If you walked into our Colorado Springs home, passed through our kitchen and sunroom and then into a bright bathroom with a walk-in shower, you’d probably notice a small medicine cabinet hanging on the wall.

Or maybe not. Everybody has one, but not quite like this one. That’s because it’s more than a medicine cabinet, at least to me. It’s a time capsule.

I remember buying it at Lowe’s back in 2013. You know the kind. Mirror on the outside, three adjustable shelves on the inside. No assembly required. Maybe around $30.

My father, then 82, was moving in with us, and we were preparing his new space. My mother and his wife of 57 years had passed away the previous year. We converted our dining room to a bedroom, added a bathroom and sun/sitting room for him – and he happily and excitedly joined our growing family of five.

My dad would spend his last four years with us, passing away peacefully on a Friday night just a few feet from our kitchen, surrounded by all his kids. We took our time cleaning out some of his things. I struggled mightily with his closet. I was sentimental about all the suits and shirts. We donated quite a bit, but even to this day, a few still remain.

But jumping into his medicine cabinet to clean and sort impacted me more than I anticipated. Opening it, I discovered what you’d expect an old man to possess – his many prescriptions, along with Coppertone sunscreen (he loved to sit out on the deck), deodorant, Afta Pre-Electric Shave Lotion, and of course, Old Spice aftershave.

One by one, I picked the bottles up, shaking each to see how much was left inside. I then unscrewed the tops and inhaled the aromas. It’s amazing how powerful scents can be.

“Memories, imagination, old sentiments, and associations are more readily reached through the sense of smell than any other channel,” said Oliver Wendell Holmes, a former Supreme Court justice. He was right.

A whiff of the Coppertone sunscreen triggered one of my earliest memories – taking “motorboat rides” on my father’s back down at Oceanside Pool – a community park on Long Island’s south shore. To my three-year-old mind, Oceanside Pool was a giant and magical place. But even in the “deeper” water, I felt secure holding onto my father’s neck and shoulders. Good fathers can elicit such security.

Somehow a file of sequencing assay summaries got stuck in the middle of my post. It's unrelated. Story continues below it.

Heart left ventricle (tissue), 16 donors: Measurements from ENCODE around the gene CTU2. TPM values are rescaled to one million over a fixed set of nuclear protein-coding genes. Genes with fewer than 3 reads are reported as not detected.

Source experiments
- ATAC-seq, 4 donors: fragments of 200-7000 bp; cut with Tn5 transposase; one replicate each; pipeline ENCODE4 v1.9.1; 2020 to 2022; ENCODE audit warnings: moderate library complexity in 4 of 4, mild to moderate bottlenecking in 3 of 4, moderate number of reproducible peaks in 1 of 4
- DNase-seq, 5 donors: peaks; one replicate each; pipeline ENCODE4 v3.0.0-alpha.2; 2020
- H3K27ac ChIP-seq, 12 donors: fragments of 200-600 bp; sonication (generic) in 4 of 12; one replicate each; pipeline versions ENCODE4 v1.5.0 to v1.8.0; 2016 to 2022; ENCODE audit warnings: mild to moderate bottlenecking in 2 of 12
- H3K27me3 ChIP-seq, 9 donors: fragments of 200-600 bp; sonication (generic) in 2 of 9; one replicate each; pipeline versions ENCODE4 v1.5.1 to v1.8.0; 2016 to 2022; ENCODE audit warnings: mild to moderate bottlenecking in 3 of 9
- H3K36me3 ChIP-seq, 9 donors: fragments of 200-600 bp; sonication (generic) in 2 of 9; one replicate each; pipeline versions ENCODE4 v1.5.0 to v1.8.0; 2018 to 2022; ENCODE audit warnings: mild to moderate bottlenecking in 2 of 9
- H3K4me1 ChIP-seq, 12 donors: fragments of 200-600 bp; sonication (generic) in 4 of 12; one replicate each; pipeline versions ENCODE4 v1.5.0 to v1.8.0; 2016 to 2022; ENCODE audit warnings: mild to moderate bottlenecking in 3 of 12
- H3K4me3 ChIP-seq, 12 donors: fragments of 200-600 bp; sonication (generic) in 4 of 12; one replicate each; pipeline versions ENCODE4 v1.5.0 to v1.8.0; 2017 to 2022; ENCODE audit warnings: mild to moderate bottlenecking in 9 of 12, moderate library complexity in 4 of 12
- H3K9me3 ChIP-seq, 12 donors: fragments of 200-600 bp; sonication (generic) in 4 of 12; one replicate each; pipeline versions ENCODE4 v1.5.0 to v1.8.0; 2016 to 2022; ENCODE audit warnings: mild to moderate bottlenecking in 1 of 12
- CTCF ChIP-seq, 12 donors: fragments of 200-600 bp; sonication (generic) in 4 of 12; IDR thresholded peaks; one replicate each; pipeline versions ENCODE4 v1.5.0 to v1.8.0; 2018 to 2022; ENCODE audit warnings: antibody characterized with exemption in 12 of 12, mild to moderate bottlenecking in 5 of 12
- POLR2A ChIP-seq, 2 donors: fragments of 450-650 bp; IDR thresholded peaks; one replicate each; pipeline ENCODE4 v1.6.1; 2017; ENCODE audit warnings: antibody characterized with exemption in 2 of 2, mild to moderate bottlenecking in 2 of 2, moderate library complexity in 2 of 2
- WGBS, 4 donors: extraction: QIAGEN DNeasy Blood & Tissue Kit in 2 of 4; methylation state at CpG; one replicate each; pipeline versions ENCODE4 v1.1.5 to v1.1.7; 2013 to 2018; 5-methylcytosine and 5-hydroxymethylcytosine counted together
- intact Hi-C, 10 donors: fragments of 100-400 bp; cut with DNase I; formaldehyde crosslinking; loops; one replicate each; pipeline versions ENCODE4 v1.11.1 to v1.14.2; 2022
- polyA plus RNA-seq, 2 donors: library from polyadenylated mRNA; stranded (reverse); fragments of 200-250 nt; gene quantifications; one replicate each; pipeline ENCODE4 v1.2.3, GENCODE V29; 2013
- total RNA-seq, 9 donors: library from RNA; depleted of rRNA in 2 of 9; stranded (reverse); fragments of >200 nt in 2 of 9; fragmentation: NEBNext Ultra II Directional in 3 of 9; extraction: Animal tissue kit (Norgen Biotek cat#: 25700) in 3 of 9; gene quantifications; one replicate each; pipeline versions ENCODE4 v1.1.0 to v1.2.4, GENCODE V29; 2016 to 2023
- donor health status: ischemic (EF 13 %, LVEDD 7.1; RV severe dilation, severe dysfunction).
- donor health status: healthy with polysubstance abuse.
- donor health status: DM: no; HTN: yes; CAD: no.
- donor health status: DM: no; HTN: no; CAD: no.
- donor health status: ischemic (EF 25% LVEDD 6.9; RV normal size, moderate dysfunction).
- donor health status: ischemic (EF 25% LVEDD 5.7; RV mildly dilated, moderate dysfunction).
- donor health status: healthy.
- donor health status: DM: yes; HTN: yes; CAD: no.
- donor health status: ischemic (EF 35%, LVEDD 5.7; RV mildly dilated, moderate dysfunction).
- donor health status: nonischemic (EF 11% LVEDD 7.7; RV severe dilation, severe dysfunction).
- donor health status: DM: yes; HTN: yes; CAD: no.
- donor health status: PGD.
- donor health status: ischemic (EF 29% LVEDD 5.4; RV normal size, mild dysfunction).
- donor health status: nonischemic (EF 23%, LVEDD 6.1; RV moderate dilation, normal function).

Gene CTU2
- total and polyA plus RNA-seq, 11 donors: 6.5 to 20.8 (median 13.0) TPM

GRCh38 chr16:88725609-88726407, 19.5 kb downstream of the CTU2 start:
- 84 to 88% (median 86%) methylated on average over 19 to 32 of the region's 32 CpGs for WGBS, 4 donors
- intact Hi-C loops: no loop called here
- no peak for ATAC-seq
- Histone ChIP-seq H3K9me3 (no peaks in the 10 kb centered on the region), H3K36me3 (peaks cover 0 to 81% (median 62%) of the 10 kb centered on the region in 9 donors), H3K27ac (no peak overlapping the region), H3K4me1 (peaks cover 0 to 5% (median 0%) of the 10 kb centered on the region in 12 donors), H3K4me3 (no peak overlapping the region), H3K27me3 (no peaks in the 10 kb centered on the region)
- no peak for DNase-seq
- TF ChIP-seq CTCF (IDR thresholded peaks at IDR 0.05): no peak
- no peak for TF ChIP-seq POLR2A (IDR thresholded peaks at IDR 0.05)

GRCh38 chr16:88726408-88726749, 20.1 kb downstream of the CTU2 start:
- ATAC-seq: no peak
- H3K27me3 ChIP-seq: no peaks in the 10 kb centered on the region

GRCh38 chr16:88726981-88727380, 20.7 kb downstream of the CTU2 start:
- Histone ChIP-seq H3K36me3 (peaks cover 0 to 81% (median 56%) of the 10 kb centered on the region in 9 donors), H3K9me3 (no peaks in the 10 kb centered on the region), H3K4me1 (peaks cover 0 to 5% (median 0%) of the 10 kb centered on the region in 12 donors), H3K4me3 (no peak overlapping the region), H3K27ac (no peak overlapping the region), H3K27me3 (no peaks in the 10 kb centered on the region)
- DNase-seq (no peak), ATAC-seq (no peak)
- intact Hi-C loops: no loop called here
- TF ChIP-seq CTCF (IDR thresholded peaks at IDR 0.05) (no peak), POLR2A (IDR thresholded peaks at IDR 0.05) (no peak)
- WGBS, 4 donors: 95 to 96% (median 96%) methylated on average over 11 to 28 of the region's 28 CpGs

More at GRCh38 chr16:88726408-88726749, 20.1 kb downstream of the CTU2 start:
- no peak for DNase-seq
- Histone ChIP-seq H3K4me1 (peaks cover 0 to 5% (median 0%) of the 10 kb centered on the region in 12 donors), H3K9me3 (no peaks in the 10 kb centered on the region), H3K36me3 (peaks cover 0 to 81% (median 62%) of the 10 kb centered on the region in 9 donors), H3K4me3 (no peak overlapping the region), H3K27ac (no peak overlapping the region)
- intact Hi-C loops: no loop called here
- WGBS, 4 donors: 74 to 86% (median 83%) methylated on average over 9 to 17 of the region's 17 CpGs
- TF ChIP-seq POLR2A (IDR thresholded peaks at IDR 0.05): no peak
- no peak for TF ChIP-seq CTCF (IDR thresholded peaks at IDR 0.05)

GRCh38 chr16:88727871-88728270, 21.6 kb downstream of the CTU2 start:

The Old Spice brought me back to Sunday mornings. My dad would appear in a coat and tie in the kitchen, freshly shaved. He’d load up the station wagon and take us all to church. Then it was to either the neighborhood deli for cold cuts for dinner or to the bagel store. The fresh scent of his Old Spice filled the car. Even to this day, I associate that aroma with the happiness and joy of family worship.

The Afta Pre-Electric shave conjured up memories of my father returning from work. He apparently kept an electric razor in his office and would shave before taking the Long Island Railroad back home from Manhattan. No five o’clock shadow for Jim Batura. We’d run to greet him as he stepped off the train. As he knelt to hug us, his smooth cheek would touch ours. Forevermore I’ve connected that scent with how good it felt for my father to be back home.

I decided to leave those bottles in the medicine cabinet. This might sound silly to some, but every now and again, I’ll open one up and inhale. The journey it takes me on is brief but satisfying.

The common thread through all the memories is security – for my safety, my sustenance, and my faith. My dad wasn’t a perfect man, but he was a great father. As we celebrate Father’s Day this coming Sunday, let’s lift up the good men who have shaped us – and commit to instilling in our sons the importance of teaching, encouraging and providing for the next generation the things money will never buy.